Apart from the sloped roofs everything else is seen in a new shape.

Earlier mud bricks covered with mud plaster were used to build up structures. Rooms especially the ground floor had low ceilings and less ventilations. Low ceilings helped to heat up the room more quickly; mud walls helped to retain the temperatures for longer time and less ventilation restricted the flow of cold waves in the rooms, says Sameer Hamdani.

Sameer advocates improvising the traditional architecture rather than adopting a completely foreign out of place designs for building up houses in Kashmir.

The most common excuse for not having mud walls anymore is that they are unhygienic and are not pleasant to eyes. But Sameer rubbishing the excuses say that it depends upon the personal hygiene of the person who lives in the place.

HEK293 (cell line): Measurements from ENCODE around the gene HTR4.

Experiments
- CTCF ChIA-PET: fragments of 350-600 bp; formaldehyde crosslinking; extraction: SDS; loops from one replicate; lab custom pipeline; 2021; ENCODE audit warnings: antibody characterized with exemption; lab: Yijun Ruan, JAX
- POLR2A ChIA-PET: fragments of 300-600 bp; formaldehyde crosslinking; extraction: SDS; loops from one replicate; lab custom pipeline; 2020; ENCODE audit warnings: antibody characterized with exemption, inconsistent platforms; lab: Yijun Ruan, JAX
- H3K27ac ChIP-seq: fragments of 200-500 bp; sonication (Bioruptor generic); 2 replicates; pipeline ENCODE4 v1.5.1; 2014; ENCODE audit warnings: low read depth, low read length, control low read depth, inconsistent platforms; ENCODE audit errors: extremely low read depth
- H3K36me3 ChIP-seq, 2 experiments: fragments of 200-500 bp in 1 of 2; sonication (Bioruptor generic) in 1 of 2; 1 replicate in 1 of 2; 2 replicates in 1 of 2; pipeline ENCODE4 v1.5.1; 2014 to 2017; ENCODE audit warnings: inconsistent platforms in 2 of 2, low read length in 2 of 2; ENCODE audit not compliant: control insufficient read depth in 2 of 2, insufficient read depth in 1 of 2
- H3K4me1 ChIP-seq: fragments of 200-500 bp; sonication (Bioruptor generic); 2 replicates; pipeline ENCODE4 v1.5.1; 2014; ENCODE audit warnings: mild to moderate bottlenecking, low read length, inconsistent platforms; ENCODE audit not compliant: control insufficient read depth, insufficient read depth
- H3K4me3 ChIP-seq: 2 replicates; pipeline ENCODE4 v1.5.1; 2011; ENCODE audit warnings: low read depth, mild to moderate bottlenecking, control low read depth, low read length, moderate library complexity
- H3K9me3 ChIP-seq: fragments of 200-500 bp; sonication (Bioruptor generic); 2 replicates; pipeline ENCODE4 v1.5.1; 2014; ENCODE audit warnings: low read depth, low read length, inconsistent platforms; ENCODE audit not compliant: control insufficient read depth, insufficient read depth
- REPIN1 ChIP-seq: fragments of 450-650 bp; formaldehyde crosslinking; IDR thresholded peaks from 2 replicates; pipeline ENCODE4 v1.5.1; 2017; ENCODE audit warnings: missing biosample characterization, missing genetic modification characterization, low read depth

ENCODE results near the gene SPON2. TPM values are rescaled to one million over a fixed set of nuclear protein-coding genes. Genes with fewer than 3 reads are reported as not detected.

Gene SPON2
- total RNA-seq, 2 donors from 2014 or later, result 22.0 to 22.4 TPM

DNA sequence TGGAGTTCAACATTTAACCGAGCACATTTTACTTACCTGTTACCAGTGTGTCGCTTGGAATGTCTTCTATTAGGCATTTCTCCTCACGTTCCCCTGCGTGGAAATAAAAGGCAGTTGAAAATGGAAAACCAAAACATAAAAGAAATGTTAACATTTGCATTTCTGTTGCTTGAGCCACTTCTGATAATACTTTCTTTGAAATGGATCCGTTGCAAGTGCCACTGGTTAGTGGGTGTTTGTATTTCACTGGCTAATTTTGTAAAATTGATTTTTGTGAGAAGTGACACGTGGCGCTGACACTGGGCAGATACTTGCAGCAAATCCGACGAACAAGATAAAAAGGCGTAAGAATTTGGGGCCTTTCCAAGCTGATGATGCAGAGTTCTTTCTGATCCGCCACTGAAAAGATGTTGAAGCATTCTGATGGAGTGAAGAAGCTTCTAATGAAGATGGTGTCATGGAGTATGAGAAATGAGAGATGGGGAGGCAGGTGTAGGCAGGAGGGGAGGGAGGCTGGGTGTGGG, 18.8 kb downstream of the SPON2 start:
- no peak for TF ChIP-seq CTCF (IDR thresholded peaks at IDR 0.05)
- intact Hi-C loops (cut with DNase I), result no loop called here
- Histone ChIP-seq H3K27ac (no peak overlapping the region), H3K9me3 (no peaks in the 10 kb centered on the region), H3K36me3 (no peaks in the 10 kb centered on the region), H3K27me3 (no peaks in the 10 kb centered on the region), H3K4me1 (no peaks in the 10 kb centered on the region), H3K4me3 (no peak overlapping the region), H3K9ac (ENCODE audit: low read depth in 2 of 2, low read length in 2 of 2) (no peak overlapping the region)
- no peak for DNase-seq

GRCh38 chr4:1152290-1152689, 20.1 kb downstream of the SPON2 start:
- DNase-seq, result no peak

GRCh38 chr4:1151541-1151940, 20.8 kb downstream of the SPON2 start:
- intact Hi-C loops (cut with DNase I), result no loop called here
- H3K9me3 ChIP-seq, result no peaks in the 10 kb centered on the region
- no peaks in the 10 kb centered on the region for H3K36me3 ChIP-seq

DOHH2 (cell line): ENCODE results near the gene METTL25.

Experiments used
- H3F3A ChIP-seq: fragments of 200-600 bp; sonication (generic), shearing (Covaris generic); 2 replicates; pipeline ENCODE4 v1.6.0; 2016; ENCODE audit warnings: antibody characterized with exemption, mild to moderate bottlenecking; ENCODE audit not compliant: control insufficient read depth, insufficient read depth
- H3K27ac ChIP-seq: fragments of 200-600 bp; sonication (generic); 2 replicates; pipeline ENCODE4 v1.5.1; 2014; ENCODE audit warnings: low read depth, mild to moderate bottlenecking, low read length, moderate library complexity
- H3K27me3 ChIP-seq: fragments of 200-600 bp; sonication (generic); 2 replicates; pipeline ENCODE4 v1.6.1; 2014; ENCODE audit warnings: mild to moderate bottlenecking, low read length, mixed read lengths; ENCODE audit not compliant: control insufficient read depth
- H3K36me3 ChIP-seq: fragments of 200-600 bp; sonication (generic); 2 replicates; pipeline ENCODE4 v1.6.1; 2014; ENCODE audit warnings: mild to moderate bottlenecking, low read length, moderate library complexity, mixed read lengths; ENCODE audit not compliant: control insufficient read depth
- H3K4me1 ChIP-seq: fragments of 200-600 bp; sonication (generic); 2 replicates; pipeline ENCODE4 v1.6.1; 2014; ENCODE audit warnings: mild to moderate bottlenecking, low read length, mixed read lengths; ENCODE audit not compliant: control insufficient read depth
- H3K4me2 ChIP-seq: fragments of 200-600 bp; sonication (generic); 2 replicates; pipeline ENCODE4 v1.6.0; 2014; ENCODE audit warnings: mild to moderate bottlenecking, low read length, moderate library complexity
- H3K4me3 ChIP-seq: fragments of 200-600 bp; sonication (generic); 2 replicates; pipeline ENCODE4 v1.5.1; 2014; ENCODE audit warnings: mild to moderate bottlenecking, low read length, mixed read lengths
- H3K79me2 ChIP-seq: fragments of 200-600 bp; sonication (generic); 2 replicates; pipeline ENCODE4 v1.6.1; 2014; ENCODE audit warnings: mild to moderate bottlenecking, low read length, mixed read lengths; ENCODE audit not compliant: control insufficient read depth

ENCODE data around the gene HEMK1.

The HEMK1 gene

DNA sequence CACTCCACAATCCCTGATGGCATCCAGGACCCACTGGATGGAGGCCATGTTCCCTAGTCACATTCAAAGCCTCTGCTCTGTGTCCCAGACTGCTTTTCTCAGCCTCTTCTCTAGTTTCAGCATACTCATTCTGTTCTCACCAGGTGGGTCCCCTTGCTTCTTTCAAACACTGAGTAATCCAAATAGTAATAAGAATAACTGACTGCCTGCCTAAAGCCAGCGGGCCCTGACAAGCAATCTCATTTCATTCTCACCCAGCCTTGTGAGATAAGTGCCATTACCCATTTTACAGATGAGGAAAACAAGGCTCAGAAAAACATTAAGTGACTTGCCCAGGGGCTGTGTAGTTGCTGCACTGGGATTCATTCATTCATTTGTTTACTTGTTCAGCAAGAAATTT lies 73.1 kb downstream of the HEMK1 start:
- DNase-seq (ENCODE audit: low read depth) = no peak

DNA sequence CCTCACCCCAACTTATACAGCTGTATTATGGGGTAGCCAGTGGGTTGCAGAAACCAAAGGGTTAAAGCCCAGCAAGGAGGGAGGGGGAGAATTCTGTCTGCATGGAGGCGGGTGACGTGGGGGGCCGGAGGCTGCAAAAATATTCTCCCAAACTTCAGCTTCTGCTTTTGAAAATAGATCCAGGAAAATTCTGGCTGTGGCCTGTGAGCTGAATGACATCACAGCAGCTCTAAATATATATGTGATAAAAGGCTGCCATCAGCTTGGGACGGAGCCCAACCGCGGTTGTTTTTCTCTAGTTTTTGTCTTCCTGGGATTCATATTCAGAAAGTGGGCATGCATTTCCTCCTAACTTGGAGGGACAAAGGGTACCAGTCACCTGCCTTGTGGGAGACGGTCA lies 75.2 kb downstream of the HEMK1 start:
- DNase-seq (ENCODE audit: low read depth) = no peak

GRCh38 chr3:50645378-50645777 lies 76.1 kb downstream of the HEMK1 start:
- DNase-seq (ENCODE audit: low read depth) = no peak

“Mud walls are as hygienic as the concrete walls and my room at home has mud plastered walls,” he says. “And as far as being pleasant is concerned the outer surface of the mud walls can be painted and if not painted it can easily have designs carved into it.”

Advocating reverting to traditional architecture Sameer says the traditional designs and their intelligent usage of material is centuries old and is the result of their thorough research seeing the climatic changes of the place. “It is better to improvise the traditional architecture rather than adopting new designs and materials,” he says.


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